Thursday, June 6, 2013

TC Electronic RS212 Bass Speaker Cabinet Review


In the good old days, there was no way a bass player would show up for a gig with only a 2 x 10-inch speaker cabinet. Everybody had 1 x 15’s, 2 x 15’s, and 4 x 10’s, and they all weighed a ton. But these days I plenty of guys doing small gigs with a 1 x 12 or 2 x 10 or 2 x 12 cabinet. And they usually sound really good!

We are looking at just such an animal today, the TC Electronic RS212. I recently had the change to try out a pair of these (singly and together) with the very nice TC Electronic RH750 bass amplifier.

The RS212 are compact cabinets, measuring 14 by 26 by 19 inches and weighing in at a spritely 52 pounds. This might seem a bit heavy for what it is, but these speakers come by it honestly through liberal use of high-density 18mm birch plywood. They are designed so that they can be stacked any which way, a philosophy that TC Electronic believes in. They like the idea of stacking the cabinets on end so they are tall and the performers can hear them better. Seems reasonable to me.

They are covered in a non-skid coating (sprayed on, maybe?), and I am glad to see that fuzzy carpet speaker coverings are no longer in vogue. The carpet looks just terrible after a few years, no matter how well you take care of it. The carry handles and front grill are made of steel and are recessed into the chassis so they should not suffer too much in transit.

Each cabinet is loaded with two 12-inch custom Eminence speakers coupled with a Eminence 33mm titanium co-axial tweeter. The RS212 is rated at 400 watts at 8 ohms. There are two parallel ¼-inch/Speakon connectors on the back panel, along with a tweeter control knob (turning it all the way counterclockwise turns it OFF).

I hooked these cabinets up to the RH750, and went to town with a few different active and passive basses. They performed nicely with all of them. TC Electronic did a great job of matching these cabinets up with their amplifiers.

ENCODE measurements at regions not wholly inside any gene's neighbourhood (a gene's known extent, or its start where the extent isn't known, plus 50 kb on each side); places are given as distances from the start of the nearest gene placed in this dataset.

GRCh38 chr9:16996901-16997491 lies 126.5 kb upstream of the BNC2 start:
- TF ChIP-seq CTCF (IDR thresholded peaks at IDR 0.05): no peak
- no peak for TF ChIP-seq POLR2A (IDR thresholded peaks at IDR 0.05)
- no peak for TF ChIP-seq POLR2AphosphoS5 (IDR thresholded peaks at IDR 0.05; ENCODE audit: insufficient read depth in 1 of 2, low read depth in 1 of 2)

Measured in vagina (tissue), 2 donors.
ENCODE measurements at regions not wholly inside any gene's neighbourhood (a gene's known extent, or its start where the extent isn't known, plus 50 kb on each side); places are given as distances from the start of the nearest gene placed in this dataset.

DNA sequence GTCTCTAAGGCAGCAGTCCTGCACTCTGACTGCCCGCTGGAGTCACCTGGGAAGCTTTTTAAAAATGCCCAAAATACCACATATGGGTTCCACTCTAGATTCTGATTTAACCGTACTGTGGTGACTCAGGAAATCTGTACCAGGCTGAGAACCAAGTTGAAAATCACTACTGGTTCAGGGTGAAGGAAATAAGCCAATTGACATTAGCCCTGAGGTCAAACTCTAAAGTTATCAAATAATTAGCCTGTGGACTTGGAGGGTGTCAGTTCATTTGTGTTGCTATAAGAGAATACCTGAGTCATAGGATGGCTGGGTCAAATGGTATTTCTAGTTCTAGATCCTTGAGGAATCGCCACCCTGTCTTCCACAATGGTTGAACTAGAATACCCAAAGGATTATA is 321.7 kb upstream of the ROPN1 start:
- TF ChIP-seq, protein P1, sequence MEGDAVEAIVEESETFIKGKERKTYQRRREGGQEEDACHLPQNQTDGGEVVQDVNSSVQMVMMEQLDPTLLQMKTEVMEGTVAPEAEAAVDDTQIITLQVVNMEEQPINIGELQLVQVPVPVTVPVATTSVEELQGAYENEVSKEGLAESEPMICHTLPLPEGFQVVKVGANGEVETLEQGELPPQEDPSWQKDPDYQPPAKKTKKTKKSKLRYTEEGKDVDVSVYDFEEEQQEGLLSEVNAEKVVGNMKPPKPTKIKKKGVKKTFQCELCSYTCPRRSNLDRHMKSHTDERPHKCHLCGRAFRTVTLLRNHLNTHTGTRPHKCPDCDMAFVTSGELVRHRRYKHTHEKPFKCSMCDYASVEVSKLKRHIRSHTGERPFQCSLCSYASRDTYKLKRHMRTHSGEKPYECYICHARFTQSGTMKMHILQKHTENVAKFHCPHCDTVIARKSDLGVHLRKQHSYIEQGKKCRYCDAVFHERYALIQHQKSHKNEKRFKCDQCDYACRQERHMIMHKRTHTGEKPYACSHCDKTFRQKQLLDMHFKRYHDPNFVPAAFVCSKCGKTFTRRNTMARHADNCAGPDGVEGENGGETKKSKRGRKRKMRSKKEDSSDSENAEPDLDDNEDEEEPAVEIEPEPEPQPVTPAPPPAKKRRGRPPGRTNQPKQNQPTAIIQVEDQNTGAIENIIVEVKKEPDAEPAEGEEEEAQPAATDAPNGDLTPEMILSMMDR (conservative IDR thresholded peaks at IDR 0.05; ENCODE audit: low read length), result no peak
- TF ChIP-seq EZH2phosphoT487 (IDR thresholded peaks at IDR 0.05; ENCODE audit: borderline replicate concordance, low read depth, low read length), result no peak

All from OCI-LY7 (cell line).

With my passive Precision Bass with Deep Talkin’ Labella flats these, speakers are really smooth and well-balanced. I found that the low-end was a little thin when using one cabinet, but when I hooked both of them up thy really came to life. When moving to the upper volume extremes these cabinets can really move some air, and they are well-ported in the back to help out with this.

With some active basses, a Sadowsky P and a Marcus Miller Jazz, these cabinets can achieve a very sharp and high-fi sound. They could get a hard punching sound that made me smile like a little kid. I fiddled with the tweeter a bit and ended up backing it off about half way to get the tone that I liked.

When hooked together, the RS 212 cabinets could take everything that the 750 watt class D RH750 head could put out, and the amount of volume would be sufficient for most normal club or party gigs. I liked having the two cabs stacked on end and not only could I hear myself better, it seems like the overall bass tone was more focused. And I think that a single cab would be fine for smaller gigs, and it is certainly nice to practice with.

Overall, I really like the TC Electronic RS212 cabinets, and if I was looking for a new set-up, I would be actively looking to pick up a pair of these and an RH750. This company has a good handle on what gigging bassists need, and they are filling this niche nicely. The RS 212 cabinets have a list price of $909 and a street price of $599. Check them out if you get a chance!



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